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American Fork Canyon from the trail up to Timpanogos Cave National Monument. Photographed 05/21/2016 southeast of Salt Lake City, Utah.

Under the weight of overlying limestone and the heat and pressure of faulting and uplift, the lowest and oldest beach sands have undergone metamorphism. Over millions of years they have transformed from sandstone to quartzite. In some places faults created by Wasatch uplift are visible in these older rocks.

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Trail blasted through metamorphic quartzite rock with a fault. Photographed 05/21/2016 at Timpanogos Cave National Monument, Utah.

Above the quartzite hundreds of feet of younger limestones dominate the rock walls. These sediments were deposited in deeper water where billions of marine organisms bearing calcite shells once lived. Over millions of years as these animals lived and died they left behind the mineral components of their bodies, and this calcite gradually accumulated into thick deposits of dark gray limestone.

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Trail blasted through limestone. Photographed 05/21/2016 at Timpanogos Cave National Monument, Utah.

Near the top of the trail the steep switchbacks reveal how thick these limestone layers really are.

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Switchbacks across the limestone near the cave entrance. Photographed 05/21/2016 at Timpanogos Cave National Monument, Utah.

Faulting, uplift, and mildly corrosive carbonic acid formed in groundwater have together lead to cave formation in this massive limestone. At the end of the long, beautiful, fascinating hike up the canyon visitors are finally greeted by the entrance to the cave.

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Entrance to the cave. Photographed 05/21/2016 at Timpanogos Cave National Monument, Utah.

The cave tour here actually takes visitors through three different caves, each connected by man-made tunnels. The first cave is also the oldest, named Hansen Cave after its discoverer in 1887.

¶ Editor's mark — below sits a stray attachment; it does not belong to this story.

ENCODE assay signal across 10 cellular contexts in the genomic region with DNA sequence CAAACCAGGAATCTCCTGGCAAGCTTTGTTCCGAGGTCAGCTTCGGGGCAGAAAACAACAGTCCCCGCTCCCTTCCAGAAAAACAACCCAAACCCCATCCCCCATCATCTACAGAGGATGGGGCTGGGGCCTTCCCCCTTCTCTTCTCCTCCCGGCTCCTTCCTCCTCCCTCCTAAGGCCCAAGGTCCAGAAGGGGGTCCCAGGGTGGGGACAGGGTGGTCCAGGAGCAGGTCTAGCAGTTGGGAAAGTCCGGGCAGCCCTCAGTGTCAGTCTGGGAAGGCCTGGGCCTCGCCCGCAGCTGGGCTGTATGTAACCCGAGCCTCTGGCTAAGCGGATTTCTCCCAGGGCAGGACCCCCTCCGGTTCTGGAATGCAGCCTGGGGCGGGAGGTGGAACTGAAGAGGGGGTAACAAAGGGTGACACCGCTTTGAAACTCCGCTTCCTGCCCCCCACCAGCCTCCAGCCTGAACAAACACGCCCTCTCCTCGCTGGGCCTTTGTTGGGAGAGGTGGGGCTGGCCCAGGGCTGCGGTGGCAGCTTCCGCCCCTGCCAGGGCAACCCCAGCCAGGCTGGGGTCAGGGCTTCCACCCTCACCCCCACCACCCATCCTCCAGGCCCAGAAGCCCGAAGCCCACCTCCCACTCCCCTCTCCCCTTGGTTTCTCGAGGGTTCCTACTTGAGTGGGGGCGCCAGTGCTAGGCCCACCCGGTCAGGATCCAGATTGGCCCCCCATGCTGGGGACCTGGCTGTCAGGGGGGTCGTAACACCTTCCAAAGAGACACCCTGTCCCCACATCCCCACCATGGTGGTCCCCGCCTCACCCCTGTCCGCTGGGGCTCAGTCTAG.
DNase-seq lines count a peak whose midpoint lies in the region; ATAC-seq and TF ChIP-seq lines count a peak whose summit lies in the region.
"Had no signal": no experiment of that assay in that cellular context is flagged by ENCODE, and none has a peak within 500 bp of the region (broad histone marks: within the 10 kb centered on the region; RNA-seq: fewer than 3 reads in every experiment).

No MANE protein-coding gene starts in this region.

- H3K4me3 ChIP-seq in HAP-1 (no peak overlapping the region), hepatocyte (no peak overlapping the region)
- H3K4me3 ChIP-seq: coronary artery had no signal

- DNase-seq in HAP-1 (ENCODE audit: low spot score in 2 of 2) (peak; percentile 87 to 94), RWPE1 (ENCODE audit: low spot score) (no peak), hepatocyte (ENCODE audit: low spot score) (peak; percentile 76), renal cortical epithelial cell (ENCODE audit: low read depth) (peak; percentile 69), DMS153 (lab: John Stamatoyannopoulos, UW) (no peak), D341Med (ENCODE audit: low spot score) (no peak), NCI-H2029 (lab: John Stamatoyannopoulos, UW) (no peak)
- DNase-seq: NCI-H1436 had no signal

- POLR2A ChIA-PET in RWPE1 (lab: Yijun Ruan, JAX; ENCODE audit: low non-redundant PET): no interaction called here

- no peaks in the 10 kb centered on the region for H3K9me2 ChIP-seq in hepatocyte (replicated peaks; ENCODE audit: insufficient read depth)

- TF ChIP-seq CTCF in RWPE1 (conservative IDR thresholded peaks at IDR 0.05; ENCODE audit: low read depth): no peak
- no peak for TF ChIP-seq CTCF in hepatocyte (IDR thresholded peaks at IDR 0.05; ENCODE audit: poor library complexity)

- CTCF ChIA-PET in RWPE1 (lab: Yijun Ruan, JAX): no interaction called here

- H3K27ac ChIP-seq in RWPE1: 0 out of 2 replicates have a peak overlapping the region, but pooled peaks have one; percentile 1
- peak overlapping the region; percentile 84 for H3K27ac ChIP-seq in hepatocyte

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Reflective pool inside Hansen Cave. Photographed 05/21/2016 at Timpanogos Cave National Monument, Utah.

While reflecting pools of standing water make this cave rather attractive, this particular spot was heavily looted by early explorers. Many of the stalactites, stalagmites, and other calcite formations were broken loose and stolen. In spite of this much of the flowstone remains intact and is rather beautiful.

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Flowstone inside Hansen Cave. Photographed 05/21/2016 at Timpanogos Cave National Monument, Utah.

The second cave is Middle Cave, and the deep dark passageways here are some of the tightest and most challenging to navigate.

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Deep, dark passageway inside Middle Cave. Photographed 05/21/2016 at Timpanogos Cave National Monument, Utah.

The final cave is Timpanogos Cave itself which harbors a variety of interesting features. The first is the Great Heart of Timpanogos, a big heart-shaped stalactite stained an orange-pink color thanks to contamination by iron and manganese.

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The Great Heart of Timpanogos. Photographed 05/21/2016 at Timpanogos Cave National Monument, Utah.

Right next to this formation is cave popcorn stained green by aragonite and nickel.

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Green cave popcorn. Photographed 05/21/2016 at Timpanogos Cave National Monument, Utah.

Throughout the depths of the cave are some of its most famous features, known as helictites. These delicate dripstones grow out randomly, formed by calcite-laden water driven by capillary action evaporating in any direction.

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Helictites photographed 05/21/2016 at Timpanogos Cave National Monument, Utah.

Once out of the cave visitors are greeted with a gorgeous view down American Fork Canyon with South Salt Lake in the distance.

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Looking down on South Salt Lake through American Fork Canyon. Photographed 05/21/2016 at Timpanogos Cave National Monument, Utah.

Although this seems like a really long post and I have gushed on and on about the virtues of Timpanogos Cave, I really had to cut a lot out of this to keep it relatively brief. It’s funny to think that I almost did not visit this location, thinking its proximity to Salt Lake City would make it a crowded, unpleasant place to visit. I was honestly surprised by its relative remoteness, beauty, and abundance of fascinating nature features. I am glad that I had an afternoon to kill and decided to visit this spot on a whim. If you ever find yourself in Salt Lake City with a few hours to spare, Timpanogos Cave is definitely worth a visit.